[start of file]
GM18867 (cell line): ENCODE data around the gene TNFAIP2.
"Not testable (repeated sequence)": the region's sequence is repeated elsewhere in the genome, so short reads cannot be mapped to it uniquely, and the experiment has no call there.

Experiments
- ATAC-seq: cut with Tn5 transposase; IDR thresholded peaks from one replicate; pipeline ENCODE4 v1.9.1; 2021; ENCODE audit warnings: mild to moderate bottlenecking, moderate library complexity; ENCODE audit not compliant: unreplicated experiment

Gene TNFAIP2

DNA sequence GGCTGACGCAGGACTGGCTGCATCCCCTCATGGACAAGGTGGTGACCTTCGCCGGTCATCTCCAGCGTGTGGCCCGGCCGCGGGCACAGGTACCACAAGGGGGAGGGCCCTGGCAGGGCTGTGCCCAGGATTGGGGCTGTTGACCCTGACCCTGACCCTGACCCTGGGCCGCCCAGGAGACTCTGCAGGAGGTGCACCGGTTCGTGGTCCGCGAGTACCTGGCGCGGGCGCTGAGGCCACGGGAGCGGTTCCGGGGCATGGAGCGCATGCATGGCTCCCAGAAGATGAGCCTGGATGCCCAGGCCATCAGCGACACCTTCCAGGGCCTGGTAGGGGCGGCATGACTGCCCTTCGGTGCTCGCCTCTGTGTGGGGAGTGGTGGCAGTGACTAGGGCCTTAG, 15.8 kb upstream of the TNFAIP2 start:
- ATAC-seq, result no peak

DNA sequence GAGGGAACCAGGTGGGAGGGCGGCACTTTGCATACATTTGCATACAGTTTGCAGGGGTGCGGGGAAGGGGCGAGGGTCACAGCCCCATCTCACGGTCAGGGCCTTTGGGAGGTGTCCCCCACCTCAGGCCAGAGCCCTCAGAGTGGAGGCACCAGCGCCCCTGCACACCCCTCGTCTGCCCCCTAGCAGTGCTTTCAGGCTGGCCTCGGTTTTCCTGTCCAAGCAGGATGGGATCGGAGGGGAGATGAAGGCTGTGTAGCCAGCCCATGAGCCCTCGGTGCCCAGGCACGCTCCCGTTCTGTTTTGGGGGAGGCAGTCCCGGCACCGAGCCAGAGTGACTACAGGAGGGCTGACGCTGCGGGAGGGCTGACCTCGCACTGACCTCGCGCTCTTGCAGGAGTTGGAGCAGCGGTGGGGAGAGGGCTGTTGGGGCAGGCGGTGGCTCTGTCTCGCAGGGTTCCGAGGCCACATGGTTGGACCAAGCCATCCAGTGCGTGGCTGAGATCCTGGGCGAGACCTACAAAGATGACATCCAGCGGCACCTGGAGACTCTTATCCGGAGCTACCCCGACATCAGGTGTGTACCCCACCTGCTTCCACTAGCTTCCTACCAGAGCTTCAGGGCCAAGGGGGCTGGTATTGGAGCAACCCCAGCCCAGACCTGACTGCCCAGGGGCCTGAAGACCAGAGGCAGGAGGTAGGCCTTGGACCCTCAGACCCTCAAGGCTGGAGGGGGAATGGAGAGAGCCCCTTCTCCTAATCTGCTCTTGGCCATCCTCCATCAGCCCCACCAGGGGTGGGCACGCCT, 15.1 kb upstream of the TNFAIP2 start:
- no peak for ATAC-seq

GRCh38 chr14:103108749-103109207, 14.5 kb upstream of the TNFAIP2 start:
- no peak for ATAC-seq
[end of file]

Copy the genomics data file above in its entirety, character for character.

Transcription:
GM18867 (cell line): ENCODE data around the gene TNFAIP2.
"Not testable (repeated sequence)": the region's sequence is repeated elsewhere in the genome, so short reads cannot be mapped to it uniquely, and the experiment has no call there.

Experiments
- ATAC-seq: cut with Tn5 transposase; IDR thresholded peaks from one replicate; pipeline ENCODE4 v1.9.1; 2021; ENCODE audit warnings: mild to moderate bottlenecking, moderate library complexity; ENCODE audit not compliant: unreplicated experiment

Gene TNFAIP2

DNA sequence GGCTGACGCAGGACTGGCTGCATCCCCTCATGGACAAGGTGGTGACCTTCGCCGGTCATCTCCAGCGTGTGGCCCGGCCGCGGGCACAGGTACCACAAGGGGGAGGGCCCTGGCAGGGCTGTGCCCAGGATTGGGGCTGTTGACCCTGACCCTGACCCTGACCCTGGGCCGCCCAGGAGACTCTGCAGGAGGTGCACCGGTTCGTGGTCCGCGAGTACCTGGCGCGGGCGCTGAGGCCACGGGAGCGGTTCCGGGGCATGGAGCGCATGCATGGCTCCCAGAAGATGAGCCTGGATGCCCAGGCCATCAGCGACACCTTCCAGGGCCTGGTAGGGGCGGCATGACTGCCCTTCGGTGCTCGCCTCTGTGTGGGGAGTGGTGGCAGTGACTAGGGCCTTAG, 15.8 kb upstream of the TNFAIP2 start:
- ATAC-seq, result no peak

DNA sequence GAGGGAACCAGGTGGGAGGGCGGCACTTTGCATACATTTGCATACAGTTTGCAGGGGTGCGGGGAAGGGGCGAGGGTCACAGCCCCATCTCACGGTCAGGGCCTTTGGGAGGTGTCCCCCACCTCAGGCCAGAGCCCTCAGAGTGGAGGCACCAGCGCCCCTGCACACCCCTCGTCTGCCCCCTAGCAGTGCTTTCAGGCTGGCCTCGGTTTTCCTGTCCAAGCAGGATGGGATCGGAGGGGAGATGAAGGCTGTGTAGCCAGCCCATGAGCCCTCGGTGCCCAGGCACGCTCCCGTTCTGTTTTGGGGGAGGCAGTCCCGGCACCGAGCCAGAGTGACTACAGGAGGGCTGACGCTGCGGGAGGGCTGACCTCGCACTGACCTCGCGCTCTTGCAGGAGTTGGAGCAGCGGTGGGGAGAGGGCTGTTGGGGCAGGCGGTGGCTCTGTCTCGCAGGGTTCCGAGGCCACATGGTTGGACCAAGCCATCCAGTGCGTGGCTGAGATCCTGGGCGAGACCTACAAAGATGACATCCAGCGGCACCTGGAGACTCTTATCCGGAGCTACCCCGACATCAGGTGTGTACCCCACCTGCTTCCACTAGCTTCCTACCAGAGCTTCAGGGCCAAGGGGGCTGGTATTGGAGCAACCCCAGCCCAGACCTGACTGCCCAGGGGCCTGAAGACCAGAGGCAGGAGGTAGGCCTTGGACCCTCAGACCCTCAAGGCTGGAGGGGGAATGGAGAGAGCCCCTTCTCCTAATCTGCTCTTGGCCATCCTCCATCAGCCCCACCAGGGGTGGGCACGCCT, 15.1 kb upstream of the TNFAIP2 start:
- no peak for ATAC-seq

GRCh38 chr14:103108749-103109207, 14.5 kb upstream of the TNFAIP2 start:
- no peak for ATAC-seq